As you approach the age of 65, you may be looking for ways to downsize and cut your monthly expenses. Your monthly health insurance premium is a sizeable monthly cost. It would be nice if you could go on Medicare and not have to continue paying your health insurance premiums. You may also be interested in carrying both your medical coverage and have Medicare. This article answers the question you may be asking, “I have medical coverage, can I get Medicare too?”
It is a simple question, but the answer is, unfortunately, not so simple. It will depend on three factors:
- Your age
- Whether you have a disability
- The size of your employer
Often, it is not an issue of whether you may have both your employer coverage and Medicare. Even if you have employer medical coverage, you can be penalized for late enrollment, if you do not sign up for Medicare when supposed to.
Under age 65
If you are under age 65 and have employer coverage, and you have not received Social Security benefits for at least four months before you become 65, you must sign up for Parts A and B of Medicare. Part A is hospital insurance, and is usually free. Part B is medical insurance, which requires that you pay a monthly premium, whether you use it or not.
If your employer has fewer than 20 employees, you must enroll in Medicare Parts A and B when you are eligible, to avoid a gap in coverage and a late enrollment penalty. If you do not sign up for Parts A and B when you are supposed to, you may have a late enrollment penalty tacked on to your premiums for the rest of your life.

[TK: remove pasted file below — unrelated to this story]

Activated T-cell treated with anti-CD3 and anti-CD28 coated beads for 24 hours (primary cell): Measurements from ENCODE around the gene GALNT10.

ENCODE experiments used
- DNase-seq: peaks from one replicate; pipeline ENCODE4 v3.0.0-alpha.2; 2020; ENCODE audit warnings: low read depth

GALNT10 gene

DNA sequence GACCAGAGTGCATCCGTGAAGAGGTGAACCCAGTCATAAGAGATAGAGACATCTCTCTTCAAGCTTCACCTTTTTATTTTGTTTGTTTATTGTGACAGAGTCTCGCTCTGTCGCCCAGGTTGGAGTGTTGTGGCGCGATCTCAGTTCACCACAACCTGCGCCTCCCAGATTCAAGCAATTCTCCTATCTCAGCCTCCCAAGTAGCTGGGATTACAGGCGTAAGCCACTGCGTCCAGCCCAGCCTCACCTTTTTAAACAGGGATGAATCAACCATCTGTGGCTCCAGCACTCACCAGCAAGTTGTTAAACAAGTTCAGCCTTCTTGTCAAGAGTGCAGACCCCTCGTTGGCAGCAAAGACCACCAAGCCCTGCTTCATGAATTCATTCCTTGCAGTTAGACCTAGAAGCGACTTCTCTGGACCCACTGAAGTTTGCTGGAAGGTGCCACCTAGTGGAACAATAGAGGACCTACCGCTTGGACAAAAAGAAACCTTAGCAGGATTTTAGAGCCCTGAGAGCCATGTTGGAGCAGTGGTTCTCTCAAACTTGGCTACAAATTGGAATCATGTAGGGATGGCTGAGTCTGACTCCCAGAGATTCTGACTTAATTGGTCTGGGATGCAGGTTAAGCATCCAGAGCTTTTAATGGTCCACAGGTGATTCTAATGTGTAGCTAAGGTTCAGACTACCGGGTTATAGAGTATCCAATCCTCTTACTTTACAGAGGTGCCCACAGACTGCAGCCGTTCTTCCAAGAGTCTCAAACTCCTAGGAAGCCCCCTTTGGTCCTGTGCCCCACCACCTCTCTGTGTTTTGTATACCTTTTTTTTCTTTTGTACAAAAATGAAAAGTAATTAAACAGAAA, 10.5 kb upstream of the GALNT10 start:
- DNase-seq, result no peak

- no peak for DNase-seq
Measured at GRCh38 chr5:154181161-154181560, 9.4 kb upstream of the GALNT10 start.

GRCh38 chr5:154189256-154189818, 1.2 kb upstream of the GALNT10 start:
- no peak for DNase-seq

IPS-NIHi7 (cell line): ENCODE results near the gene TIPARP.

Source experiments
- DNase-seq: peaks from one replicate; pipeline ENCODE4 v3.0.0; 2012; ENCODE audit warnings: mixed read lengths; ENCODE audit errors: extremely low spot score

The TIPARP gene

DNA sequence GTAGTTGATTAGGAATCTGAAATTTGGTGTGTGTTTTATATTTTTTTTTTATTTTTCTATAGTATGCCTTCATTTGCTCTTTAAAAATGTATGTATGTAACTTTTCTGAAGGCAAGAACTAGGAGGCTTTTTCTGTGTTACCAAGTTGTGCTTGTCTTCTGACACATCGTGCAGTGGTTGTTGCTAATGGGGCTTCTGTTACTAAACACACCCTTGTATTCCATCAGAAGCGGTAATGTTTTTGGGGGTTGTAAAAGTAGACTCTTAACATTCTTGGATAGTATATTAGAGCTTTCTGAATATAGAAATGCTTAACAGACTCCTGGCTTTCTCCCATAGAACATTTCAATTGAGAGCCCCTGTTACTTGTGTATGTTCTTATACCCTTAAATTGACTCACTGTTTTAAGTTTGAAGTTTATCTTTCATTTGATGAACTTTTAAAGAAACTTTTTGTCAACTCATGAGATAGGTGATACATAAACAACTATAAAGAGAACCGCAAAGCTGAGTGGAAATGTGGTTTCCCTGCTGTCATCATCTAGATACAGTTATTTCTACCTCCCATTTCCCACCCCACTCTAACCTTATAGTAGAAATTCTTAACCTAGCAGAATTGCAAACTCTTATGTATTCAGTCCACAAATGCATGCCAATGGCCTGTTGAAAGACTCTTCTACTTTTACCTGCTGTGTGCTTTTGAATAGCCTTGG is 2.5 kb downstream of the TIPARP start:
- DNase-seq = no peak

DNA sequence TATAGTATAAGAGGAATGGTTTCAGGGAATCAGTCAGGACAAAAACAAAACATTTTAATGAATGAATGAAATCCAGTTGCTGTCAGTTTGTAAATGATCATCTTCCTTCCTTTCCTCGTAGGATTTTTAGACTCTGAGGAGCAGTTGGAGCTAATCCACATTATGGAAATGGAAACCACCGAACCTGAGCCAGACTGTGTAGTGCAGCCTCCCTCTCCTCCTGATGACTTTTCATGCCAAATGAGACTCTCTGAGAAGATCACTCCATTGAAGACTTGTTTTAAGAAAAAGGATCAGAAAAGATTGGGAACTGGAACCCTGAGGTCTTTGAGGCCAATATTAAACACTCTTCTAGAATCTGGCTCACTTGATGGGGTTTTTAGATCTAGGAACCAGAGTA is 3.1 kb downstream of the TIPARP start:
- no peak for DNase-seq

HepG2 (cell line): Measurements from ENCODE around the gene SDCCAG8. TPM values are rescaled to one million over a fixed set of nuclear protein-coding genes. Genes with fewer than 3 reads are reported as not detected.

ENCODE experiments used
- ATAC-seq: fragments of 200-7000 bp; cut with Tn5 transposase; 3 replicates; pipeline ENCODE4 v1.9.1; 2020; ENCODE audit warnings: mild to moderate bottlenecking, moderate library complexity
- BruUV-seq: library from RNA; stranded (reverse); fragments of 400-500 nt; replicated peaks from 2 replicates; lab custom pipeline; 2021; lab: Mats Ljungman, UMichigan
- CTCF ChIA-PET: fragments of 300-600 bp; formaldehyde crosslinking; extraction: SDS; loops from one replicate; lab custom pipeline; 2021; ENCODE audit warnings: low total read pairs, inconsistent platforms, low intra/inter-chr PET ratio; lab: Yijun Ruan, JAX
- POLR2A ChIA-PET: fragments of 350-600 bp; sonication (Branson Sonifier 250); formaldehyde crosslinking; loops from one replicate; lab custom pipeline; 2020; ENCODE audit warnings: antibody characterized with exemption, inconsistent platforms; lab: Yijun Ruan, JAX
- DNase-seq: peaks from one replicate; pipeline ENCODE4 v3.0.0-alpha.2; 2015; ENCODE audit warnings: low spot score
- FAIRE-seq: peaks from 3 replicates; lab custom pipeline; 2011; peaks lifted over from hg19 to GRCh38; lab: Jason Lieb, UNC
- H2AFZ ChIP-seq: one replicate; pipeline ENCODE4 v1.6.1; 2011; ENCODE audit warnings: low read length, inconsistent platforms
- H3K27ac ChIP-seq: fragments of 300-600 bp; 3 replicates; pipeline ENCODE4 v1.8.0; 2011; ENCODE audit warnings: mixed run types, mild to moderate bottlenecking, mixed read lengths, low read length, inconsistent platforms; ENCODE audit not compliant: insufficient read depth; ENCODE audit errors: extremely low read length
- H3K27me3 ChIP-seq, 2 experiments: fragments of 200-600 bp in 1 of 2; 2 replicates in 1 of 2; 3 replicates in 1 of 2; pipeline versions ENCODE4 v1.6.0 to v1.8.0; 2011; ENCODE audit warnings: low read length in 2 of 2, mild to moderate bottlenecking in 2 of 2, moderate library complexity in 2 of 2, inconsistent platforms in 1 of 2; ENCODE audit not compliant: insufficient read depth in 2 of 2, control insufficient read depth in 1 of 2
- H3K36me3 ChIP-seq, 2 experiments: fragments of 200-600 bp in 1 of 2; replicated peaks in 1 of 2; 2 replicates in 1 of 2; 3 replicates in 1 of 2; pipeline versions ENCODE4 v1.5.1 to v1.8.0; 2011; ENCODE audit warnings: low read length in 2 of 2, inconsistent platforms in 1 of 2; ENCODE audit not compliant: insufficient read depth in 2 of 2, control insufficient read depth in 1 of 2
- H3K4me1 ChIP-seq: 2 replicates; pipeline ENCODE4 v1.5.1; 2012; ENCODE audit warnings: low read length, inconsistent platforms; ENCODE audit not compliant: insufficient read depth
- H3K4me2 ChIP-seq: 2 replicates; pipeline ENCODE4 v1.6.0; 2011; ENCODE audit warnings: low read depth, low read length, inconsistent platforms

If your employer has 20 or more employees, check with your HR or benefits manager to see if your coverage meets the IRS requirements for “group health plan coverage.” If it does, you might hold off on enrolling in both Parts A and B and avoid the late enrollment penalty.
Over age 65
If you are over age 65 and you did not enroll when you were first eligible, you cannot go back and reset the clock. When you eventually retire or lose employer coverage, and then sign up for Medicare, you may have to pay a penalty, depending on the size of your employer.
Under age 65 with a disability
Similar to being over age 65 but not yet on Medicare, you must enroll when you eventually retire or lose employer coverage. The number of employees your employer has, will determine whether you must pay a late enrollment penalty when you enroll in Medicare.
With some disabilities, however, enrolling in Part B is optional if you qualify for Part A. There is also no late enrollment penalty when you enroll eventually. You can even have your late enrollment penalty removed, if you are later diagnosed with a qualifying disability.
The rules for Medicare are complicated, and they can change. If you make a mistake, it could cost you higher premiums for the rest of your life. The laws are different in every state, so check with an elder law attorney in your area.
U.S. Centers for Medicare & Medicaid Services. “I have employer coverage.” (accessed August 2, 2017) https://www.medicare.gov/sign-up-change-plans/get-parts-a-and-b/employer-coverage/i-have-employer-coverage.html#collapse-5569